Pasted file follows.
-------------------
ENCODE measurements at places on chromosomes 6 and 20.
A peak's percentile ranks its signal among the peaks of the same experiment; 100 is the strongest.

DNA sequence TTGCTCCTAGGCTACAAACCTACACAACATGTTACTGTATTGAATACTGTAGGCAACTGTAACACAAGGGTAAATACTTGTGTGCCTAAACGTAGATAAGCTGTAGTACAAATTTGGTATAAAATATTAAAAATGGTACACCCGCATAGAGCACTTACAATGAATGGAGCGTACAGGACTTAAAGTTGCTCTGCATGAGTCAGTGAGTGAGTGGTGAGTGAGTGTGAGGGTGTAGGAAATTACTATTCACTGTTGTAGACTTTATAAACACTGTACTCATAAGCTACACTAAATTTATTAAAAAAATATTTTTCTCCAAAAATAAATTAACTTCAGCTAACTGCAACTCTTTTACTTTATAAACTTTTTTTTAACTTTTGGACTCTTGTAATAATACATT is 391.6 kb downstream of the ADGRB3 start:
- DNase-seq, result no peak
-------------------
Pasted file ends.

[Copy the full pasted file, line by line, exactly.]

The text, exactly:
ENCODE measurements at places on chromosomes 6 and 20.
A peak's percentile ranks its signal among the peaks of the same experiment; 100 is the strongest.

DNA sequence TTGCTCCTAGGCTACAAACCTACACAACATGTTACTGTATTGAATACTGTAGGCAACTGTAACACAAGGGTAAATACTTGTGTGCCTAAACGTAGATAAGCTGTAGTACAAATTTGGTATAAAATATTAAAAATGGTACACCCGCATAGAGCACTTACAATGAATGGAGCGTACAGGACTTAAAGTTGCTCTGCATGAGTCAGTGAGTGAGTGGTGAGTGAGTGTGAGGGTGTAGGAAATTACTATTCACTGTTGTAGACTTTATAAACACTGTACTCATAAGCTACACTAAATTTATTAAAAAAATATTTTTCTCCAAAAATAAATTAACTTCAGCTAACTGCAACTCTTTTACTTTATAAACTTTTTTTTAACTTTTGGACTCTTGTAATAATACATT is 391.6 kb downstream of the ADGRB3 start:
- DNase-seq, result no peak